SFFMTA parking policy manager Hank Wilson at the April 18 community meeting.
“This is a really good focus group.”
That’s what Hank Wilson, the manager of parking policy at SFMTA, told a crowd of Bernal Heights residents last week at a contentious April 18 community meeting about SFMTA’s proposal to implement a new residential parking permit program (RPP) on select streets in northwest Bernal Heights.
During the meeting, more than a dozen Bernal Heights residents took turns scolding SFMTA for failing to provide timely information to local residents, repeatedly contradicting or redefining its own data about non-resident parking in Bernal Heights, and arbitrarily changing the rules that will govern the proposed RPP in northwest Bernal.
The net result, as one Bernal resident pointed out, is that “[SFMTA is] pitting streets against each other, and neighbor a against neighbor.”
That was a recurring theme throughout the evening, as Bernal neighbors who both supported and opposed the parking plan described how the RPP program seems to have been designed from the outset to fuel neighbor-on-neighbor antagonism.
Quite rationally, neighbors who want RPP in northwest Bernal are thrilled that SFMTA seems determined to make the new permit parking zone happen, regardless how much the agency botched the process along the way. Meanwhile, Bernal neighbors who either oppose the RPP zone, or who live on streets just outside of it, or who never ever heard about it at all because SFMTA failed to notify them, were told that the new zone is more or less a done deal.
“These people have more of a right to park here than those people,” explained SFMTA’s Wilson. “That’s the basis of the program.”
SFMTA data shows that 32% of cars that currently park on proposed RPP streets belong to other Bernal residents living within 1/4 mile. (Source: SFMTA)
And so, on that cheerful note, what’s next for the Northwest Bernal RPP?
In a strange concession to SFMTA’s mismanagement of the Bernal RPP process, Wilson said that the agency has re-opened the petitions used to determine whether or not individual streets will be included in the northwest Bernal RPP.
SFMTA’s rule is that at least 50% of the households on each block must sign the petition to be included in the RPP zone. Yet because SFTMA decided to reduce the maximum permit allocations from four permits per RPP household to two after the original petitions were submitted, Wilson said the petitions would be re-opened until May 17.
That means residents who previously voted yes on the RPP proposal, but who now disapprove of the proposed change, could use this opportunity to change their votes from Yes to No.
Meanwhile, Wilson said, northwest Bernal residents who previously voted No, or didn’t vote at all, now have until May 17 to sign the petition to get their street included in the new RPP.
If at this point you’re wondering, “Since SFMTA seems hell-bent on on implementing the northwest Bernal RPP, who would possibly vote now to remove their own street from the RPP zone?” — well, you’re right to wonder that. At this point, simple self-interest dictates that keeping your street in the new RPP is the rational thing to do. (cf. The Prisoner’s Dilemma)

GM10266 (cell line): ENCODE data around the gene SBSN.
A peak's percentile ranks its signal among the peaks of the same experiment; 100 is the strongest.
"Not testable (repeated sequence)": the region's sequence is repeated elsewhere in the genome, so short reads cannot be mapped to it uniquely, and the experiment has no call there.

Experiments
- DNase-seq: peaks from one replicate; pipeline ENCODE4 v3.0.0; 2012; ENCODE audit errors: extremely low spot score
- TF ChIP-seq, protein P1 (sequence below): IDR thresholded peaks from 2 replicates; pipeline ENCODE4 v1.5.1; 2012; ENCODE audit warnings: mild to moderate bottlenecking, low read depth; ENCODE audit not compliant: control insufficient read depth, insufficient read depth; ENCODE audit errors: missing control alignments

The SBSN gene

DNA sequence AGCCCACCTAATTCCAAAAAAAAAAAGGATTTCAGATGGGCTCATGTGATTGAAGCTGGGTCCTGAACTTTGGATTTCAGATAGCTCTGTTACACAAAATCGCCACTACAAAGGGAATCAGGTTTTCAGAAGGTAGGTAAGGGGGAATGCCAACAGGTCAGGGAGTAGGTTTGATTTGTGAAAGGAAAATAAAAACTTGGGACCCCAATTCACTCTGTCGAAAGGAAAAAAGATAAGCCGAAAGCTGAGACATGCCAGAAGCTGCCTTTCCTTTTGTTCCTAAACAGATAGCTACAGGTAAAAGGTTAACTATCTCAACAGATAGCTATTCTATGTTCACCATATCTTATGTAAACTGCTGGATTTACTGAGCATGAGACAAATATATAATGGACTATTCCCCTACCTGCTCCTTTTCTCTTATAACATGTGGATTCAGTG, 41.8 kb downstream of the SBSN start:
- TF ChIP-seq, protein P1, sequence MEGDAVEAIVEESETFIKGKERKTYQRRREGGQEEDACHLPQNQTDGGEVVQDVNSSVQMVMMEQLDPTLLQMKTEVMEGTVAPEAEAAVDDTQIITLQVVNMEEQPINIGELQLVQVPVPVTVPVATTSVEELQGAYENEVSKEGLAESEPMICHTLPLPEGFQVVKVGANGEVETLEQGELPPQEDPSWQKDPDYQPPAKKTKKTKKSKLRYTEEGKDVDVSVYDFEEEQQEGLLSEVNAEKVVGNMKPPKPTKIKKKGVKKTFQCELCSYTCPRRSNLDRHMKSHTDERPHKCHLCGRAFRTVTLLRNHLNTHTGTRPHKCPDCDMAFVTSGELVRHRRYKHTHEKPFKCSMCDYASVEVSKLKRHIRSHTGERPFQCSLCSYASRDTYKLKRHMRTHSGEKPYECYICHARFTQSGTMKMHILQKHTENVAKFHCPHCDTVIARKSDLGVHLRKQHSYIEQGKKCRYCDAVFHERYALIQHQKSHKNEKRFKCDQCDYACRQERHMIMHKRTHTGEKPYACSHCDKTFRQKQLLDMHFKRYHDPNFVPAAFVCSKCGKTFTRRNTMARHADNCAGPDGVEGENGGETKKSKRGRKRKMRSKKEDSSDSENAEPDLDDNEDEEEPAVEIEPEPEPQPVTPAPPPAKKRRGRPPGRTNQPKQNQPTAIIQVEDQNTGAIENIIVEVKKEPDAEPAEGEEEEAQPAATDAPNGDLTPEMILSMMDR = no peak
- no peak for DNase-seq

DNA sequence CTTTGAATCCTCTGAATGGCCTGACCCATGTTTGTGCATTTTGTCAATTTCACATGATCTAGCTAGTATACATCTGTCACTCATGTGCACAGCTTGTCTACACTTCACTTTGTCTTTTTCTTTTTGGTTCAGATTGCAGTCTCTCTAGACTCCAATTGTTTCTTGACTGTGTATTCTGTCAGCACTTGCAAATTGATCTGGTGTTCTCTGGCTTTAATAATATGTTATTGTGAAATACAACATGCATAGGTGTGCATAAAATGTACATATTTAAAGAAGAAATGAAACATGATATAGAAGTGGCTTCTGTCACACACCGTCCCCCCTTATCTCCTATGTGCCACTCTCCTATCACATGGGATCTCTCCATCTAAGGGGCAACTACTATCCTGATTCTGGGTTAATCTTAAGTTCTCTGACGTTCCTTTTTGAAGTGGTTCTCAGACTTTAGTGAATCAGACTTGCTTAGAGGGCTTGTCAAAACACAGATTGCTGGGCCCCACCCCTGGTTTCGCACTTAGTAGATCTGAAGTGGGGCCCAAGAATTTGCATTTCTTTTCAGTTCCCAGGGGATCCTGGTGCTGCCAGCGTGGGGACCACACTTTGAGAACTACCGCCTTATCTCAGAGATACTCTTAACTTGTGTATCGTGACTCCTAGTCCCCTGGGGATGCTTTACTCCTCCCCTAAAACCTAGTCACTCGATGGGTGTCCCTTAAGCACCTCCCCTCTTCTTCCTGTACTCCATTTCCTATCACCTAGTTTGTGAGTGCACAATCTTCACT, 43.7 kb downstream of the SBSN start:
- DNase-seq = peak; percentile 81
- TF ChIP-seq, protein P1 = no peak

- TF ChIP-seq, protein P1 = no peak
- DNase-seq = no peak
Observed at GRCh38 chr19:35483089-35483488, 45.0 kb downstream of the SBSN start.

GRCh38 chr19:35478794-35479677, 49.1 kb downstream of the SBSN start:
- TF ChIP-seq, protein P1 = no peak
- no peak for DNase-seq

And likewise, if you previously voted No to the RPP, but would now like to change your vote to Yes, well, that’s also a very rational thing to do, because who wants to live on a non-RPP block right next to a street that’s part of the RPP program? When the RPP program is implemented in northwest Bernal, parking on streets included in the RPP zone may or may not get easier. But it’s quite certain that the establishment of the new RPP zone will make parking on non-RPP streets nearby significantly more difficult. (cf. The Prisoner’s Dilemma)
Of course, if you didn’t attend Hank Wilson’s community meeting on April 19, you probably wouldn’t know any of this. To date, SFMTA hasn’t sent out postcards to northwest Bernal residents informing them of the re-opened petition, and SFMTA’s Northwest Bernal Heights Parking Pilot website hasn’t been updated to explain the outcome of last week’s community meeting or to indicate the new petition deadline.
And beyond that?
Sometime after May 17, SFMTA will release the tallies of the re-re-revised block-by-block petitions. With the final list of RPP blocks in hand, SFMTA will then push the northwest Bernal RPP proposal through the legislative process.
Because SFMTA is treating northwest Bernal RPP as an experiment, it will require approval by the full SFMTA board of directors as a calendar item at an upcoming SFMTA board meeting (exact date TBD). By all indications, this is likely to be a rubber-stamp gesture; Hank Wilson told the crowd at his Bernal Heights community meeting that he has never heard of an instance where the SFMTA board voted against an RPP proposal.